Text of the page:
Serbian Inflation Rate Returns to Target, Paving Way to Rate Cut
Serbia’s inflation rate fell to the lowest level in 16 months to within the central bank’s target band, raising the chances of monetary easing.
Consumer prices rose 4.9 percent from a year earlier, after a 7.3 percent increase in August, the statistics office in Belgrade said today. The “key contribution” to slowing inflation was from monetary-policy measures, falling agricultural prices, weak demand and relative dinar stability, the central bank said on its website.
The Narodna Banka Srbije seeks to keep the inflation rate at 4 percent plus or minus 1.5 percentage points. Inflation was last within central bank’s target band in June 2012. The drivers of last month’s drop in the inflation rate will continue to weaken price pressure and keep the rate within the target band, it said.
The “immense inflation decline might open the door for a very moderate key-rate cut until the end of 2013” even as the bank maintains a “very cautious attitude” because of fiscal risks, Ljiljana Grubic, an economist at Raiffeisen Bank AD in Belgrade, said by phone.
The dinar weakened 0.3 percent to 114.2095 per euro as of 3:31 p.m. in Belgrade. The central bank bought euros today on the interbank market to curb the Serbian currency’s gains, according to three local bankers who asked not to be identified in line with their companies’ policies.
The “huge drop” in the inflation rate was “not entirely expected,” driven by food prices, a base effect, fiscal consolidation curbing domestic demand and the stable dinar, Timothy Ash, an economist at Standard Bank (SBK) Group Ltd. in London, said in a note to clients.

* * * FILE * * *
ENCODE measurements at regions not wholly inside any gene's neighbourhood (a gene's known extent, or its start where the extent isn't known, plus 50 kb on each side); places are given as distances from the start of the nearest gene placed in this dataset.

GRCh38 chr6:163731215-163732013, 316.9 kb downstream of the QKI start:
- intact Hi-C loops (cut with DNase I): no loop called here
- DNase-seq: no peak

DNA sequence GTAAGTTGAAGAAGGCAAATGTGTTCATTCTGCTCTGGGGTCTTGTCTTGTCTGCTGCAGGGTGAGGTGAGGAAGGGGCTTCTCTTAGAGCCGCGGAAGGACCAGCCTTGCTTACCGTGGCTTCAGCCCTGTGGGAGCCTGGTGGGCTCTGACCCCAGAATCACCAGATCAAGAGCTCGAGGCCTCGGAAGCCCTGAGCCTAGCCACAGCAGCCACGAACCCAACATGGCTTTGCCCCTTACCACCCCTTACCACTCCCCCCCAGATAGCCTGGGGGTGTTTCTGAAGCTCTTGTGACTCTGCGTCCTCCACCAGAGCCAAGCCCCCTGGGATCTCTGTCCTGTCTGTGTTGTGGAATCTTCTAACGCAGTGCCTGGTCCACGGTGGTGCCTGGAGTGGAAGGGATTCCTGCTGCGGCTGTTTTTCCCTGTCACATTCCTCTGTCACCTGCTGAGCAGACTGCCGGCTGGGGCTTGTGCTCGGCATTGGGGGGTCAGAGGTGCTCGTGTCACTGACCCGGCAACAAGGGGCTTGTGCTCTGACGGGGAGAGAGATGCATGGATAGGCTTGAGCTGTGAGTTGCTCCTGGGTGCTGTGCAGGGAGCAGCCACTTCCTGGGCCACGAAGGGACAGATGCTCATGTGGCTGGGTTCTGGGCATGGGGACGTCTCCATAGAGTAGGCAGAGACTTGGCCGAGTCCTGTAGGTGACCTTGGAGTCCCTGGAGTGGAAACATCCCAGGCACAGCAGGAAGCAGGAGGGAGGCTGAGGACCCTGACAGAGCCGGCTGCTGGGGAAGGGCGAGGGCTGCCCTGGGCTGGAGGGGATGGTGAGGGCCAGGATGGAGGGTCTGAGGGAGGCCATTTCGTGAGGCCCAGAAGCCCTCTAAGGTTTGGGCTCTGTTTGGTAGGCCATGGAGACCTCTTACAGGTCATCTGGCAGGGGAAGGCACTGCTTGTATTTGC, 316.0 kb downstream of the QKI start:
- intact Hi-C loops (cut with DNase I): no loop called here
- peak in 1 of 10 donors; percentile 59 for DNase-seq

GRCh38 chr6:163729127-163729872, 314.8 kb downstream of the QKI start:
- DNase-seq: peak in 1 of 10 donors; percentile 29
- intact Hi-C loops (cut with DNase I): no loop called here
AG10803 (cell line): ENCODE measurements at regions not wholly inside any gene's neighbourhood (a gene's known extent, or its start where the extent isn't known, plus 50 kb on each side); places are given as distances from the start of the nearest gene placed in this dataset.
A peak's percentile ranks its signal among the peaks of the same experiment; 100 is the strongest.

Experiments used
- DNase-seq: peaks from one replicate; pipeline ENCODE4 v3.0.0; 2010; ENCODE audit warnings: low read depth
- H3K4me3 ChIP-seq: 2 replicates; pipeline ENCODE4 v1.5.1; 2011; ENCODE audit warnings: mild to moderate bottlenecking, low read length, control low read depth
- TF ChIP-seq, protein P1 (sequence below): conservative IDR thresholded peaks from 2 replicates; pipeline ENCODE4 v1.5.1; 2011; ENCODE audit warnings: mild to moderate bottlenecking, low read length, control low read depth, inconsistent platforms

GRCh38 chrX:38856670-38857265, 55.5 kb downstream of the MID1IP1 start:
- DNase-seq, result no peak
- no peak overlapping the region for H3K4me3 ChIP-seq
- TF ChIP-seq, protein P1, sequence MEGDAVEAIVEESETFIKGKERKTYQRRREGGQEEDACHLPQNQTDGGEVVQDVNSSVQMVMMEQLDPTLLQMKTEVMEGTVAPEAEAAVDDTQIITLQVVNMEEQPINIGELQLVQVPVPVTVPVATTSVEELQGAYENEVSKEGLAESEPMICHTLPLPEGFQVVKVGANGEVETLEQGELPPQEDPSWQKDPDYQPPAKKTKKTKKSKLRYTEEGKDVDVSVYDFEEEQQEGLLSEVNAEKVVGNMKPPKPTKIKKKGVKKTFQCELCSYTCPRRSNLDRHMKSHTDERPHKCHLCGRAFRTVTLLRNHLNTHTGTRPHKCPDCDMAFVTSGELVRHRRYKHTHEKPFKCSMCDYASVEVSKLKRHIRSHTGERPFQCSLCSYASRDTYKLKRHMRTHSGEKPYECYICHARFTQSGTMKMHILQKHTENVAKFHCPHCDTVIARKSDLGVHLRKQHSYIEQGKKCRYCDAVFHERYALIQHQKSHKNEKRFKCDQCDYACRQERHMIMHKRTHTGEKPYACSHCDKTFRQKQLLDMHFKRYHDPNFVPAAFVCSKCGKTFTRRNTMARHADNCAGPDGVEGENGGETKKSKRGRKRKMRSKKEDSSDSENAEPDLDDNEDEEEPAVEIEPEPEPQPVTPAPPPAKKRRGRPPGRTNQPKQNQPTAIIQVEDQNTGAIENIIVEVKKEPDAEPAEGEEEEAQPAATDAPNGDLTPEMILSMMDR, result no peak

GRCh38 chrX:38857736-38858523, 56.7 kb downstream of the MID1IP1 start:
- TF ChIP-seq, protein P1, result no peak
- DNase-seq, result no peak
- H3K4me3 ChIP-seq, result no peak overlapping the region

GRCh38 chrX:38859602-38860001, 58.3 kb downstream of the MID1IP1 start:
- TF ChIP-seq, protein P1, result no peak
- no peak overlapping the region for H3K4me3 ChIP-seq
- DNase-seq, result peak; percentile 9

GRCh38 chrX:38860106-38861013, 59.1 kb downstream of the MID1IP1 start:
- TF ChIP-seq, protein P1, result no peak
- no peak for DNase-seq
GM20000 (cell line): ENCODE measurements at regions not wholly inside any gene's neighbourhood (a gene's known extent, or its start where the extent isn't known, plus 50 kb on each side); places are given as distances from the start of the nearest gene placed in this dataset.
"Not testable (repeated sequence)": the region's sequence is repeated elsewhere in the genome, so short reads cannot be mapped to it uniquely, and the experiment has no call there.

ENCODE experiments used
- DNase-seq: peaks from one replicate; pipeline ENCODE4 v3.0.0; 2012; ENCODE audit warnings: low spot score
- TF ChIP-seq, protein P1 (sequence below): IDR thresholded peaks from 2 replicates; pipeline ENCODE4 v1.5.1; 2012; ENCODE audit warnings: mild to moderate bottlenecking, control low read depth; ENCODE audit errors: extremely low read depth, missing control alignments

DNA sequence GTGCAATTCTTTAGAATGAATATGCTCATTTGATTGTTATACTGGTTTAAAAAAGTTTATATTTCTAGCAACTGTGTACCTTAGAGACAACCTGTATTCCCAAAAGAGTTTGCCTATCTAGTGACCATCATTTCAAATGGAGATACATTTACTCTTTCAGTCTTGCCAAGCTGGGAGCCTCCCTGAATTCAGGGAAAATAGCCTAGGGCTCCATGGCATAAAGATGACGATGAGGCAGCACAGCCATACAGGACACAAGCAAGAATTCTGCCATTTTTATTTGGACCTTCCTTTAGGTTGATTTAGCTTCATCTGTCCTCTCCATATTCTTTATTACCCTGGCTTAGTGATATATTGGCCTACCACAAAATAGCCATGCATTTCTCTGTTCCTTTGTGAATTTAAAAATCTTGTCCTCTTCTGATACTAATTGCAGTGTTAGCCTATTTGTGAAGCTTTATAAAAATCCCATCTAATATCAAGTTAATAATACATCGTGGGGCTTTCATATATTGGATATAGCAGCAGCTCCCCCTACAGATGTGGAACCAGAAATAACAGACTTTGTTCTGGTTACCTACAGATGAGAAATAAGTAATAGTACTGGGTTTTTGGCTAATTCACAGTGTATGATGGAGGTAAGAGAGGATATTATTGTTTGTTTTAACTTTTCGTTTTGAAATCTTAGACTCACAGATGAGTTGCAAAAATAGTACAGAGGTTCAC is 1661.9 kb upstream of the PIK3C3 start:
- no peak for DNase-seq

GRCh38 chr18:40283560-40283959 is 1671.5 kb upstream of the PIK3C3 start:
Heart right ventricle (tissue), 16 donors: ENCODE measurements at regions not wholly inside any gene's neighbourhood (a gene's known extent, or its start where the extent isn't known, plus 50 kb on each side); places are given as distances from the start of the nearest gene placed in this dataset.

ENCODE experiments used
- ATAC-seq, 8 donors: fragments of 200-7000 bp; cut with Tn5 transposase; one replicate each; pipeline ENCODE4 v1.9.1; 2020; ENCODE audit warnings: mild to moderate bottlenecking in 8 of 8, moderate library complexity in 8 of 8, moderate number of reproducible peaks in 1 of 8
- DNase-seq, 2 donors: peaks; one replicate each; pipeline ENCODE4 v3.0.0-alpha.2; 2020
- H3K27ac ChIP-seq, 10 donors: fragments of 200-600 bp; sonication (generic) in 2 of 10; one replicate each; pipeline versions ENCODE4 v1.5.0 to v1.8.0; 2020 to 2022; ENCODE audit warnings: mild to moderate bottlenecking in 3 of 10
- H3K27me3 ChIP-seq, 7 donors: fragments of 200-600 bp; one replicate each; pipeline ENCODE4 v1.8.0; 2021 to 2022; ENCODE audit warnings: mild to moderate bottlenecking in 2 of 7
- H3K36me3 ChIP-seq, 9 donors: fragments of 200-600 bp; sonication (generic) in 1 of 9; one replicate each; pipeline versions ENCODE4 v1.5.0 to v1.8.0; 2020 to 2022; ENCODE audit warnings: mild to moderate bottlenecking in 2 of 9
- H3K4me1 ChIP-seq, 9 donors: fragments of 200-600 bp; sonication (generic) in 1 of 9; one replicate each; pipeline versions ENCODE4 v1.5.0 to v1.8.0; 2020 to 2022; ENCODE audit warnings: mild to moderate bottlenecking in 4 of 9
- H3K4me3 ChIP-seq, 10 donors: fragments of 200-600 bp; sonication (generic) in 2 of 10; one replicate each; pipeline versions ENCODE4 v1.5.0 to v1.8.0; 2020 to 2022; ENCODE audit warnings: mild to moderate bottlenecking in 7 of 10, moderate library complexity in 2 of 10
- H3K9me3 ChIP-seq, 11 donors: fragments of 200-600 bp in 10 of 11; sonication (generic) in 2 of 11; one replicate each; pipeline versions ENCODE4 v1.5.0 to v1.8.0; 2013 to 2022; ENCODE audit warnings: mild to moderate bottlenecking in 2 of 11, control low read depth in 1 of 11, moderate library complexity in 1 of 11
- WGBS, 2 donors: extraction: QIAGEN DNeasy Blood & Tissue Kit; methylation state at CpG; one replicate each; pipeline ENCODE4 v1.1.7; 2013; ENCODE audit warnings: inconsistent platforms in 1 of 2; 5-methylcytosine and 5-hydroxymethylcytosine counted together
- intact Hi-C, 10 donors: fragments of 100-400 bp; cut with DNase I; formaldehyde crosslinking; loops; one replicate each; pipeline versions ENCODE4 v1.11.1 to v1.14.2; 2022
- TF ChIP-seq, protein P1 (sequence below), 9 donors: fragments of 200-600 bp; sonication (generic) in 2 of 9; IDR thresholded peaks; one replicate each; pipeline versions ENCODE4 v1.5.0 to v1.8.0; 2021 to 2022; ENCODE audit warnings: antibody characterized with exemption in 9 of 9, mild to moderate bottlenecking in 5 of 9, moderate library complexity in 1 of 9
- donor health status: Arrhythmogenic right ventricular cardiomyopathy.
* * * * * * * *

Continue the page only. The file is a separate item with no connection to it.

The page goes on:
September food and beverage prices, which account for more than a third of the consumer basket, rose 0.4 percent from a year earlier. Housing, water and electricity costs went up 10.6 percent, tobacco and alcohol rose 21.8 percent and health services 9.7 percent, the statistics office said.
The International Monetary Fund advised Serbia on Oct. 8 to remain cautious with monetary policy easing, which “has been appropriately put on hold,” until fiscal consolidation takes root.
The central bank has held its benchmark policy rate at 11 percent in the past three months after cutting it by a total of 75 basis points in May and June.
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